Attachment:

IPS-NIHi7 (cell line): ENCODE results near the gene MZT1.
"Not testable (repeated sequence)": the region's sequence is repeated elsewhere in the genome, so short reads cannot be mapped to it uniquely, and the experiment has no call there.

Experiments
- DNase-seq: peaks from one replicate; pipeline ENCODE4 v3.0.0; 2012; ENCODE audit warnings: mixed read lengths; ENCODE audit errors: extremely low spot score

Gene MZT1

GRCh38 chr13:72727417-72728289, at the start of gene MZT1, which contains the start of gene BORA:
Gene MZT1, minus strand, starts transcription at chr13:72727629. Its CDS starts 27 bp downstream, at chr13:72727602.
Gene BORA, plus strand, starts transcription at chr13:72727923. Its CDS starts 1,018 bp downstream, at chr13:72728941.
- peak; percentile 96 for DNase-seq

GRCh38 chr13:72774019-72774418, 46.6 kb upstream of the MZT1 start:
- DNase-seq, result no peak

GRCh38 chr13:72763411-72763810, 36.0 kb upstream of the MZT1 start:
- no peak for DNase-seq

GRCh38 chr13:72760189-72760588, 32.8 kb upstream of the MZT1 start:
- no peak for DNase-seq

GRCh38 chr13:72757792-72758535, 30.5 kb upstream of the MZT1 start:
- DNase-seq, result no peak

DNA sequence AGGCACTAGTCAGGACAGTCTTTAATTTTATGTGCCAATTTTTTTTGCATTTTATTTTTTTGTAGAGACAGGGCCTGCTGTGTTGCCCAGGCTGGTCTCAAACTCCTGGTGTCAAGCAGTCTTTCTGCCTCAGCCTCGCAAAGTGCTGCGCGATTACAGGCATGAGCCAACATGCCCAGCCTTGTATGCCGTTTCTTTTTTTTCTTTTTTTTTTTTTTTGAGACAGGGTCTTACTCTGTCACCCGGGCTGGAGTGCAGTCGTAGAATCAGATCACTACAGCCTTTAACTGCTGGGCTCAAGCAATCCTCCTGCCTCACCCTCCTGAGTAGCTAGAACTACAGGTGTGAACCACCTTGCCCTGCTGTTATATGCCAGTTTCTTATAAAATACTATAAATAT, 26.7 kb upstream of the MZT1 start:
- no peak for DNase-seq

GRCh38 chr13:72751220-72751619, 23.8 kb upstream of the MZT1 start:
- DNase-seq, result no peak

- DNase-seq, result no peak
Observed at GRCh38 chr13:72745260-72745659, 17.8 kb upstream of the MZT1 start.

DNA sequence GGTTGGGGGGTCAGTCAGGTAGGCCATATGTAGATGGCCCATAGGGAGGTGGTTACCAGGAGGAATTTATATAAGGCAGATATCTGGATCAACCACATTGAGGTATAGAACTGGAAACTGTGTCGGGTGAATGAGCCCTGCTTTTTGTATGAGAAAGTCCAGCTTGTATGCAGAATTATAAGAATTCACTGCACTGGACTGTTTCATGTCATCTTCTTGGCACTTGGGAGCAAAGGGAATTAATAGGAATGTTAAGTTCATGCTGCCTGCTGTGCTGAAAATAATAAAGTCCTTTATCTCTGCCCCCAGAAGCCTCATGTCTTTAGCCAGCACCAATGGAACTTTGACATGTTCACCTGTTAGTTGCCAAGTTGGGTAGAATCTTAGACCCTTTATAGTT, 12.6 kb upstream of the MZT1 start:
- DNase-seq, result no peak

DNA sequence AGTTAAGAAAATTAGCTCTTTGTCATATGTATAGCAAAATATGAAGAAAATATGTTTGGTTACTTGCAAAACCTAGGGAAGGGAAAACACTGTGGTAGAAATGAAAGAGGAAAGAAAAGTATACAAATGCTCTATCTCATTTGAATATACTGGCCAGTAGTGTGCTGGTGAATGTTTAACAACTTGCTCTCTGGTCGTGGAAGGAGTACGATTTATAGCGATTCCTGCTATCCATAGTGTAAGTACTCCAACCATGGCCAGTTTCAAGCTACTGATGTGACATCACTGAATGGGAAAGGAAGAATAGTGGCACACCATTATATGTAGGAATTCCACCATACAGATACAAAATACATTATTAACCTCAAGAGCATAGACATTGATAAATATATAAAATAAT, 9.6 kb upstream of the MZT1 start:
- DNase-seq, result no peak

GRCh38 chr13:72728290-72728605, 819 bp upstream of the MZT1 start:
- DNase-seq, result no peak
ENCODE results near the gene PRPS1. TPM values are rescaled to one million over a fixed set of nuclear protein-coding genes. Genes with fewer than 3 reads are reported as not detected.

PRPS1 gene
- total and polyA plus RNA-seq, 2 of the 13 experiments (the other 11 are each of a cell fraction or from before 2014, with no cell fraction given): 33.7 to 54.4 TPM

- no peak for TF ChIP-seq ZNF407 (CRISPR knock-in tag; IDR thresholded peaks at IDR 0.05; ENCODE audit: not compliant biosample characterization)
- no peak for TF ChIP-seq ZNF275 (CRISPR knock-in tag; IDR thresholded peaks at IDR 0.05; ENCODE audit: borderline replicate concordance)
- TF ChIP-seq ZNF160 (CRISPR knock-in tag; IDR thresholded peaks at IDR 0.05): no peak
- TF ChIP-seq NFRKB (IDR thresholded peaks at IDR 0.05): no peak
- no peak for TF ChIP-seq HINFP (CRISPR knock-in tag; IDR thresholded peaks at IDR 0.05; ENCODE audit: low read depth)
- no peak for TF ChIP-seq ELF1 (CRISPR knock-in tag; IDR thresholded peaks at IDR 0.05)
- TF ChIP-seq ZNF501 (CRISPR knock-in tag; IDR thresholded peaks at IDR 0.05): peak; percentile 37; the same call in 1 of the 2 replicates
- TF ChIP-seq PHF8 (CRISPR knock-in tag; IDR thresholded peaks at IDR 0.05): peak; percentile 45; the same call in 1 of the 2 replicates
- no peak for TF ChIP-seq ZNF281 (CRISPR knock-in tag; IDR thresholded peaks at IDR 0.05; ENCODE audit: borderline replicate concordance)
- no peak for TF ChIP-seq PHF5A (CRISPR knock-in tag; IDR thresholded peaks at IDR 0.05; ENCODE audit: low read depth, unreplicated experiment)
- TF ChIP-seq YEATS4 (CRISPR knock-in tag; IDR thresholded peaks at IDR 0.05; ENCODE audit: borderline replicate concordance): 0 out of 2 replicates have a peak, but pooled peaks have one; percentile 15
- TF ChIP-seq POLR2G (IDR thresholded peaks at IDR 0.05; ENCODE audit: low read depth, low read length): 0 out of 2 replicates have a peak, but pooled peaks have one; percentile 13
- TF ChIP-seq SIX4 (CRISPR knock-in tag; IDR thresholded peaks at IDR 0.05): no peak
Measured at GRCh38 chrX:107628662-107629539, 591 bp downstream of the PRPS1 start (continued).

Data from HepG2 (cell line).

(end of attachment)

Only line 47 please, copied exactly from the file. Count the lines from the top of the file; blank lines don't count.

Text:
Data from HepG2 (cell line).